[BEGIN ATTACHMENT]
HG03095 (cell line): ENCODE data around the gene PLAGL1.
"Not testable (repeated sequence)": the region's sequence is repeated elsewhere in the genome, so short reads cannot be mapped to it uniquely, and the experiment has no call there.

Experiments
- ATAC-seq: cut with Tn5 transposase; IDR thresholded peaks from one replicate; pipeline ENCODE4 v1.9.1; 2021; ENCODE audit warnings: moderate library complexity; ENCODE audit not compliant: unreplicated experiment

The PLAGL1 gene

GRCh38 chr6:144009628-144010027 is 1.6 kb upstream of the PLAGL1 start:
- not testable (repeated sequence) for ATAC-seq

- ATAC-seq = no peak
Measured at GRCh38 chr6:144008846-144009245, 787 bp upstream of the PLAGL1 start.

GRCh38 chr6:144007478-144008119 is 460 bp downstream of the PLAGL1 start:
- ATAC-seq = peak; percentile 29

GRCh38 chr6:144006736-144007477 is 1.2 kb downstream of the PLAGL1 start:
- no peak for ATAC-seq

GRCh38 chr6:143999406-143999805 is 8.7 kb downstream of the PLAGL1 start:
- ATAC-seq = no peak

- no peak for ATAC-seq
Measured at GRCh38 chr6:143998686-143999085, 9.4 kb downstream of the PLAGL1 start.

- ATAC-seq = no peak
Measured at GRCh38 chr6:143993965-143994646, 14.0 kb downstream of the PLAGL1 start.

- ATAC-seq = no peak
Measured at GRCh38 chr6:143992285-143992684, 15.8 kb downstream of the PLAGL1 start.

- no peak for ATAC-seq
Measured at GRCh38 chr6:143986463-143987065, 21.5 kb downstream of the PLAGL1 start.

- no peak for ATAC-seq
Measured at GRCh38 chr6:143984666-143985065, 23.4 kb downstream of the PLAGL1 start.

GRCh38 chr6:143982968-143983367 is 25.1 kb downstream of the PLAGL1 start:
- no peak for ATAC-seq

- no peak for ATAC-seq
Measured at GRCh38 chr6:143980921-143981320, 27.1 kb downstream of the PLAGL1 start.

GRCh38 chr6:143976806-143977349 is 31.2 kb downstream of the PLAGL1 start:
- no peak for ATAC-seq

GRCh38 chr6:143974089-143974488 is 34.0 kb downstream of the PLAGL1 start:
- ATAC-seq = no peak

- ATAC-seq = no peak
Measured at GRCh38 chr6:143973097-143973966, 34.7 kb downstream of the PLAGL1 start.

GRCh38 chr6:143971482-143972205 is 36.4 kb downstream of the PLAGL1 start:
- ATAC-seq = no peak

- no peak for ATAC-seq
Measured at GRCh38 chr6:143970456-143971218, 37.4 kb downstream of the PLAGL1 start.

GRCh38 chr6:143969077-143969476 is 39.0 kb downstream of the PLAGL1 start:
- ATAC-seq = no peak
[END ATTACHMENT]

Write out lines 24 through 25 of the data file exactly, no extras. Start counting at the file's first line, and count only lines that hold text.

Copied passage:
- no peak for ATAC-seq
Measured at GRCh38 chr6:143984666-143985065, 23.4 kb downstream of the PLAGL1 start.